• August 29, 2022
  • Posted by General Electric Credit Union
  • 4 read

Elder Financial Abuse Red Flags and How to Protect Loved Ones

It’s estimated that over 3.5 million seniors fall victim to financial scams every year, and bad actors are making off with more than $3 billion as a result.1 These criminals may go after the funds, real estate, investments, or personal property of seniors for their own financial gain. If you have an older loved one, you likely do everything you can to keep them happy, comfortable, and protected. Learning the red flags of elder financial abuse and familiarizing yourself with security measures are just another way to work toward this goal.  

Detecting red flags  

Sudden secretiveness 

If your loved one has historically been open about their finances but is suddenly taking a closed-door approach to money management, this is something you should keep an eye on. While seniors deserve the ability to set boundaries and maintain independence like everyone else, this sudden change may be influenced by someone else behind the scenes. Criminals may illegally solicit money from your loved one and request for them not to tell you – likely because you’d quickly see through their sham.  

Or, loved ones may shy away from talking to you because they’ve already fallen victim to a scam and feel embarrassed. It’s important to report fraud as soon as possible to minimize the fallout. Remind your loved one of this if you suspect it, as doing so may urge them to come clean. 

Sketchy gift card purchases 

Everyone has unique shopping habits. That’s why you should be immediately suspicious of new gift card purchases for a brand, service, or store that’s outside of the norm for your loved one. If they haven’t stepped foot in a Walmart for the better part of a decade and suddenly bought a $100 gift card to the retailer, sit down and have a conversation with them to get the bottom of why they made the purchase and for who. While the justification may be perfectly benign (e.g. a birthday present for a grandchild), it may also help you uncover a scam. 

Out-of-character credit card transactions 

If your loved one is typically very frugal but has recently racked up a lot of credit card debt, a bad actor may be pulling their strings behind the scenes. Review your loved one’s transaction history with them to pinpoint any that need to be reported to their financial institution. 

Unusual withdrawals or transfers

Knowing how your loved one banks can help you notice an issue. For example, if they never adopted digital banking and still enjoy visiting their local branch for their banking needs, you shouldn’t be seeing transactions completed electronically. If you do, sound the alarm! A team member at their financial institution can direct you and your loved one on next steps.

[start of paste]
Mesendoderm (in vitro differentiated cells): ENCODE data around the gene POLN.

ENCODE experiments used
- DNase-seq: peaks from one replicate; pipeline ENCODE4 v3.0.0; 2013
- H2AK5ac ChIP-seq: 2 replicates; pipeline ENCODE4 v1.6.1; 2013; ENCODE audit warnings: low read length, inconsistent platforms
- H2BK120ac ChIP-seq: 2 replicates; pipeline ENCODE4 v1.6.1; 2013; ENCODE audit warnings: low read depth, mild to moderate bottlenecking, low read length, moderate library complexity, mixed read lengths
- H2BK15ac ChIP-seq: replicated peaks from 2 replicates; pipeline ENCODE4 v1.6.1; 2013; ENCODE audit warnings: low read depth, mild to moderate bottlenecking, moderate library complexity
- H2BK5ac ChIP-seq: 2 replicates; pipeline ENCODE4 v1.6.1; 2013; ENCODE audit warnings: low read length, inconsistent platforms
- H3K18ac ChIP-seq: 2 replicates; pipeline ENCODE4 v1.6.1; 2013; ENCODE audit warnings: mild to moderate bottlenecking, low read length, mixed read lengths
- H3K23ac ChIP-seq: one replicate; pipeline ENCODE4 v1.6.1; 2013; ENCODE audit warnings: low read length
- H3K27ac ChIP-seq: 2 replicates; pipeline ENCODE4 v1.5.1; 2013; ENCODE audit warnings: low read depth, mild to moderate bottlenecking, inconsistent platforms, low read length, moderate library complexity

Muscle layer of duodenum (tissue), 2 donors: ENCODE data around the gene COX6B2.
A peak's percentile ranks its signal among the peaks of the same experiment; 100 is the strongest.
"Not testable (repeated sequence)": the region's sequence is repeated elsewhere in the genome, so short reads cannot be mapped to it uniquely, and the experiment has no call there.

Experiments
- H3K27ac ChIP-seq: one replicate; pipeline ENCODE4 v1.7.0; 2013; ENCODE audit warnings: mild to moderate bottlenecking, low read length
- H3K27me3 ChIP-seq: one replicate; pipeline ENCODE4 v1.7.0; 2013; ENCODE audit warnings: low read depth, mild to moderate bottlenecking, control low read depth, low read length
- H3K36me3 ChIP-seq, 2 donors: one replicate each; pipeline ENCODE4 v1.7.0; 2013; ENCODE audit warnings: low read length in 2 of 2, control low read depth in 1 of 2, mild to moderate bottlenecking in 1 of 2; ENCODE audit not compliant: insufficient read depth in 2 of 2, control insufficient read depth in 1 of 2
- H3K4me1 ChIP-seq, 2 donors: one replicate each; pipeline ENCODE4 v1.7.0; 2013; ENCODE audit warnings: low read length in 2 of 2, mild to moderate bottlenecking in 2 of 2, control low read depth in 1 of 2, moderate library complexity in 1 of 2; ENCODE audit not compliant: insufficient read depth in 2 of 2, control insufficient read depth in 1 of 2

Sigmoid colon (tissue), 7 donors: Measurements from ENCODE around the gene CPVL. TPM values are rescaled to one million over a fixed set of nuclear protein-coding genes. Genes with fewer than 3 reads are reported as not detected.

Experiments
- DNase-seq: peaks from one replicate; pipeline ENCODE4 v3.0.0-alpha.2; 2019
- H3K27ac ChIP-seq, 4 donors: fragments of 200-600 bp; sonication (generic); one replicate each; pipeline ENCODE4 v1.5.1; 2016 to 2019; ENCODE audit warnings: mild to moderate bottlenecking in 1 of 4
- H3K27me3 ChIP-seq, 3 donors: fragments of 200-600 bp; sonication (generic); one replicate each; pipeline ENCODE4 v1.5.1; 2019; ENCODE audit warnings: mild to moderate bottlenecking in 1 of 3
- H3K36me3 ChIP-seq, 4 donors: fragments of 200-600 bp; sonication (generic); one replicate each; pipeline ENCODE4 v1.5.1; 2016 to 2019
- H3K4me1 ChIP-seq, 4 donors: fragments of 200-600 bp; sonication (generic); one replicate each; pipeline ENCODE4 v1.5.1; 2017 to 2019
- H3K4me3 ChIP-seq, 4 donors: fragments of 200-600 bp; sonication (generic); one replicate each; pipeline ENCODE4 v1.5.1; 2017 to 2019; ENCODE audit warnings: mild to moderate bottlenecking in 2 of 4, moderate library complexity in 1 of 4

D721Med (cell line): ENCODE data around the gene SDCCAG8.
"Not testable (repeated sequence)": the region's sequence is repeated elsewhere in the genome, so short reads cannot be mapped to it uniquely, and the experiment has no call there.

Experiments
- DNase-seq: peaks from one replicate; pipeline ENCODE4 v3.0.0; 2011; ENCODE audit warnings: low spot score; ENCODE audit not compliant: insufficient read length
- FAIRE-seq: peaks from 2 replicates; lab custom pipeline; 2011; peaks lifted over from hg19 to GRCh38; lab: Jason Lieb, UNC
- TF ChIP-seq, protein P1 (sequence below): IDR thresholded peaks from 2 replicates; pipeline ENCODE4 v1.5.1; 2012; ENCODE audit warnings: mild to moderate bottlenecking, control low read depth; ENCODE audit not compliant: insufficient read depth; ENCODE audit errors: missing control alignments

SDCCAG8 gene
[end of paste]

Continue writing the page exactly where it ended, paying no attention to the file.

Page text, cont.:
Withdrawals from long-term investments, such as certificates of deposit, despite penalties are also a red flag and a good reason to make a phone call. 

New relationships 

After all these years, you’re probably familiar with the circle of friends and romantic partners in your loved one’s life. While a new relationship isn’t always a sign of danger, it can be. Relationships that move too fast, are inconsistent, or based on money exchanges all point to the latter. Remind your loved one that relationships should be about mutual trust and benefit. If $5 is turning into $50 or $100, it’s a sign they should move on. 

Sometimes, a fraudster may use an existing relationship to their advantage by posing as another person.  

“Older people can get bored or lonely and a new relationship or a new project gives them new purpose in life,” says Bill Lantry, General Electric Credit Union’s (GECU) Vice President of Fraud Investigations. “Often, they get scammed because they are trying to do the right thing or help someone in need. That’s why care package scams and grandchild scams are so effective”

Stopping elder fraud in its tracks 

To spot potential scams early and protect your older family members, Lantry recommends these steps:

  • Discuss financial decisions openly with your older parent or loved one and make it clear that they can do the same with you.
  • Have joint accounts so you can reconcile statements and verify unexpected transactions quickly.
  • Keep separate accounts for everyday expenses and longer-term savings. 
  • Ask questions, specifically about your senior loved one’s daily activities and with whom they are in contact.
  • Add their mobile and landline numbers to the national do-not-call list at: www.donotcall.gov. 

Our goal is the improve the financial lives of you and your loved ones – and we accomplish this by educating our members about fraud and acting quickly when it’s reported. Together, we can minimize the impact of elder financial abuse and get your loved one back on track to a brighter financial future! 

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